Introductions


Luke writing his Gospel
from the Arnstein Bible, c. 1172

The Gospel begins: Luke 1:1-4

The author to Theophilus:  Many writers have undertaken to draw up an account of the events that have happened among us, following the traditions handed down to us by the original eyewitnesses and servants of the Gospel.  And so I in my turn, your Excellency, as one who has gone over the whole course of these events in detail, have decided to write a connected narrative for you, so as to give you authentic knowledge about the matters of which you have been informed.
Translation from the New English Bible (1961)

Theophilus:  Who was he? *  

Thoughts: on reading Luke’s Gospel

Since the late first century, when this Gospel was written, Christians have believed that Luke was a physician and Paul’s companion on his missionary journeys around the Mediterranean (see Colossians 4:14).  And, from the first century to our present day, many have believed that this Gospel is the best “life of Christ” ever written.

Luke wrote this Gospel and the Book of Acts as a single work.  In terms of the sheer number of words written, Luke’s work dominates the New Testament.  In terms of literary beauty and the power of story, this Gospel is first in our hearts.

Memories: Our journey to Lebanon — Donna Ross


Beirut, 1968

In September, 1967, we began our journey to Beirut, where Rob would teach chemistry at the American University, and where I would care for two baby boys. We also hoped to to take time to explore the eastern Mediterranean, especially the places where Jesus lived and taught (Galilee, Jerusalem, and points in between), and where Jesus’ first disciples took their electrifying message (in today’s Syria, Turkey, Greece, and Italy).

Our first flight took us first from Oakland to London.  After a few days in Great Britain (and after purchasing a large pram that Mary Poppins would have loved), we flew to Paris (pram and babies in tow).  From Paris we went on to explore Florence, Rome, and Athens before finally arriving in Beirut.

To prepare for the trip, I took a brand-new copy of the New Testament and began
to mark it up – reviewing the story of Jesus and his first disciples; digging into first-century history; and finally, in the margins of the Book of Acts, sketching maps of St. Paul’s travels around the Mediterranean.  (I still have that old New Testament, with its well-thumbed pages and penciled maps – and that’s why this study is using the translation from that old Bible, first published in 1961.)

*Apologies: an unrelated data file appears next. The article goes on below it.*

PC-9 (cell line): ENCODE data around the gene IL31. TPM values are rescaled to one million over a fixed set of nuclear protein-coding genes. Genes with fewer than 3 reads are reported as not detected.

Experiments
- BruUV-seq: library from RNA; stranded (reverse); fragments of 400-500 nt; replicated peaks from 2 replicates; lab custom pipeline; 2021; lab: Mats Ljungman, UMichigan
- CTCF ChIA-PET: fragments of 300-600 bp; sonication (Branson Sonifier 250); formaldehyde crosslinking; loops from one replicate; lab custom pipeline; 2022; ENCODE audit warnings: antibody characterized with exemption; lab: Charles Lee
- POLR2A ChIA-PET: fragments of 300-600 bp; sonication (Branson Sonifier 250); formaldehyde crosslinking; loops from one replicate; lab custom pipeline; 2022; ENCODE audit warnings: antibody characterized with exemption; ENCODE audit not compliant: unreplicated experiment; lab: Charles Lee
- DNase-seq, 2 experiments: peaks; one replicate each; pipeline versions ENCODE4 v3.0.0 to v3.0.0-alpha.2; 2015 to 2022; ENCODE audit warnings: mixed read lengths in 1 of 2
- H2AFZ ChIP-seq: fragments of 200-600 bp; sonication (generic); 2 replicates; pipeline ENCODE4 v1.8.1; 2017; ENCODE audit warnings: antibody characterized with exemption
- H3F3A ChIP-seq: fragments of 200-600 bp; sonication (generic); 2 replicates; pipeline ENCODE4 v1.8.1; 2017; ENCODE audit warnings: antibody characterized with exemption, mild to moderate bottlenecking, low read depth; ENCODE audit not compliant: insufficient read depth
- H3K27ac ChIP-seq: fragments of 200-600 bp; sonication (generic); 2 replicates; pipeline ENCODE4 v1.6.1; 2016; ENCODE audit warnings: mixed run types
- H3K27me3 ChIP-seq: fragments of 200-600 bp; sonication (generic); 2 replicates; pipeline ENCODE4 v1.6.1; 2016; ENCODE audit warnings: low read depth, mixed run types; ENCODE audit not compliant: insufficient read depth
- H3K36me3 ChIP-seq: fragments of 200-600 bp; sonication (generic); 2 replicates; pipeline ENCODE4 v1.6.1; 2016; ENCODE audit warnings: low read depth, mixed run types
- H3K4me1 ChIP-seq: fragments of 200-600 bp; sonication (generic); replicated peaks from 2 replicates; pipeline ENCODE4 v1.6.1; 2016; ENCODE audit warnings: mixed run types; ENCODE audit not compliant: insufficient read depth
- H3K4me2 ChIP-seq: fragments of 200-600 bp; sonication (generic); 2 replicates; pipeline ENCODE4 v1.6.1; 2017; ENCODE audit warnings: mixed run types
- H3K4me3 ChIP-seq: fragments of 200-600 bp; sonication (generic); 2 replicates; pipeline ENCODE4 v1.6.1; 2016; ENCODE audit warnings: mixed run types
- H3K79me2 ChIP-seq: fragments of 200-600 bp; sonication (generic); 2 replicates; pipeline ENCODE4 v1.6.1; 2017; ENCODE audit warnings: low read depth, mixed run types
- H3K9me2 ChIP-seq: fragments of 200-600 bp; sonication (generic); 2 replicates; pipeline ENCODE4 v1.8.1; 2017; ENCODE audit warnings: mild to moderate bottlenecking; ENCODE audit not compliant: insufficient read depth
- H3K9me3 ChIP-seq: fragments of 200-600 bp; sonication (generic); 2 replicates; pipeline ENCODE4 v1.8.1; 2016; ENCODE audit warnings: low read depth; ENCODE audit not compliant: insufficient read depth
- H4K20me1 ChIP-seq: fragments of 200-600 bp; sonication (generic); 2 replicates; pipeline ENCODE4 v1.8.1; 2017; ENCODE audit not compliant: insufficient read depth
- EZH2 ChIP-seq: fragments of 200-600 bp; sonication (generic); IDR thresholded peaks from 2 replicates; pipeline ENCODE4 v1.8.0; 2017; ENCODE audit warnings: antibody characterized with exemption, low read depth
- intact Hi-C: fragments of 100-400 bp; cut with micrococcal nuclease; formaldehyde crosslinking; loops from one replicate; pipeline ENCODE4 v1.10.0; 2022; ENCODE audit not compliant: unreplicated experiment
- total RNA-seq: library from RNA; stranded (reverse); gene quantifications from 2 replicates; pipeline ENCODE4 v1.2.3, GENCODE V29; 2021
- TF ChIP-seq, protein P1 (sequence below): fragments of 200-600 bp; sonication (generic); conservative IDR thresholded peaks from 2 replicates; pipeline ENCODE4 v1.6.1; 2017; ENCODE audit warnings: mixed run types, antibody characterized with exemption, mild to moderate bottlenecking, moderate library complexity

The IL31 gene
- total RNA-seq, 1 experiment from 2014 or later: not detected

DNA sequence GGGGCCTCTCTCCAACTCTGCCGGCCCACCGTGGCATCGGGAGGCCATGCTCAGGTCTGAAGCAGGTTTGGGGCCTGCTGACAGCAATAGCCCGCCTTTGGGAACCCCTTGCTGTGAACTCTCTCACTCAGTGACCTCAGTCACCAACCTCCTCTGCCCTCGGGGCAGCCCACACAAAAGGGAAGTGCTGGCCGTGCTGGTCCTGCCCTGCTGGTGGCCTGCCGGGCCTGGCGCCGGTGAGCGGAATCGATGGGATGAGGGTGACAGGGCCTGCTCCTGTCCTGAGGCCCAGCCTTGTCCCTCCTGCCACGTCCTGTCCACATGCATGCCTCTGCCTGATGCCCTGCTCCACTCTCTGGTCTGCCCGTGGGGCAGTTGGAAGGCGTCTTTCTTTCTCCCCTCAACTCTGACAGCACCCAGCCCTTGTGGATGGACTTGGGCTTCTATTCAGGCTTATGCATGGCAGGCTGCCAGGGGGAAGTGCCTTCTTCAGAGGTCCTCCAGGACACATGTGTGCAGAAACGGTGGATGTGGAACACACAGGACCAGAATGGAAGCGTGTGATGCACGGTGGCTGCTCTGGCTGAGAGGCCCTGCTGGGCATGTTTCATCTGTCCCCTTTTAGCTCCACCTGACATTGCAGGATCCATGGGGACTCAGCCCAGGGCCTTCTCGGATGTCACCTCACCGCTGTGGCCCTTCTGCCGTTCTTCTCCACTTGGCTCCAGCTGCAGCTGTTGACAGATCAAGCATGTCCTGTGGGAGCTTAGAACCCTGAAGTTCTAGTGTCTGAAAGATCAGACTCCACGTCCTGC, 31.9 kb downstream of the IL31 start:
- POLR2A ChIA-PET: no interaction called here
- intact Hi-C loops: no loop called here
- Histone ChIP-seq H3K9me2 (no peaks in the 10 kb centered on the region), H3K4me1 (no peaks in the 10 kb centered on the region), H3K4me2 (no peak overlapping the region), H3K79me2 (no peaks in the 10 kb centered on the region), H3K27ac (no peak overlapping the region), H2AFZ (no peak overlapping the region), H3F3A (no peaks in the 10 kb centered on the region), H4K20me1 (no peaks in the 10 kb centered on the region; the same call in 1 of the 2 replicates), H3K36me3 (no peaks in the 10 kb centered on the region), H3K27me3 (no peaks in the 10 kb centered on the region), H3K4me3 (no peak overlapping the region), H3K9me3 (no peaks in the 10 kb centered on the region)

It was only after we moved to Beirut that we learned the city was surrounded by refugee camps – where hundreds of thousands of Palestinians had settled after escaping from ongoing wars in the “Holy Lands” (the latest refugees had arrived just a few months before our arrival, in June 1967).

From long before Jesus’ birth to our own time, the “holy places” of the Middle East have never known a time without violence and war – and as Luke’s Gospel begins, all of Israel is subject to Roman domination.

Memories: My journey to Vietnam — Dave Baldwin


USS Princeton – the “Sweet Pea”
(LPH-5, Landing Platform Helicopter)

In June 1966, I met my ship USS Princeton in Subic Bay, P.I., one year after I graduated from UC Berkeley. I was 24 years old. My wife of three months, Nancy, was stuck alone in a strange city, Long Beach, California. It was a time of great uncertainty.

My first real job was to be a line officer in the Navy. The war in Vietnam was in high gear. Over 500,000 troops were ordered into combat by that time.

Join the Navy and see the world? Not exactly. I saw two tours in Vietnam, from June to September 1966 and March to September 1967. Mostly, the ship stayed a few miles off the beach at the border between North and South Vietnam. Other than brief liberty calls in Okinawa, Hong Kong, Yokosuka, and Subic Bay, the Far East was all business for me.

I was in the combat zone, but my personal safety was not an issue. However, I saw a lot of body bags containing dead Marines on the hangar deck. I saw a lot of wounded Marines removed from helicopters, headed for surgery. As a communications officer, I processed hundreds of death messages to the bureaucrats in Washington, D.C.

I am sorry to say my travels were not nearly as inspirational as Donna’s travels to see the holy places in the Middle East. But it was a learning experience. I learned to hate war. I despise all attempts to glorify combat and violence.

* Theophilus

Luke wrote his gospel in Greek, addressing it to a man named Θεοφιλος (Theophilus).  The Greek name Θεοφιλος meant “friend of god”, derived from θεος (theos, god) and φιλος (philos, friend).  Theophilus was both a common name and an honorary title among learned Romans and Jews in the first century CE.  Over the centuries there have been many conjectures about who Luke’s Theophilus was, but no one knows his true identity.

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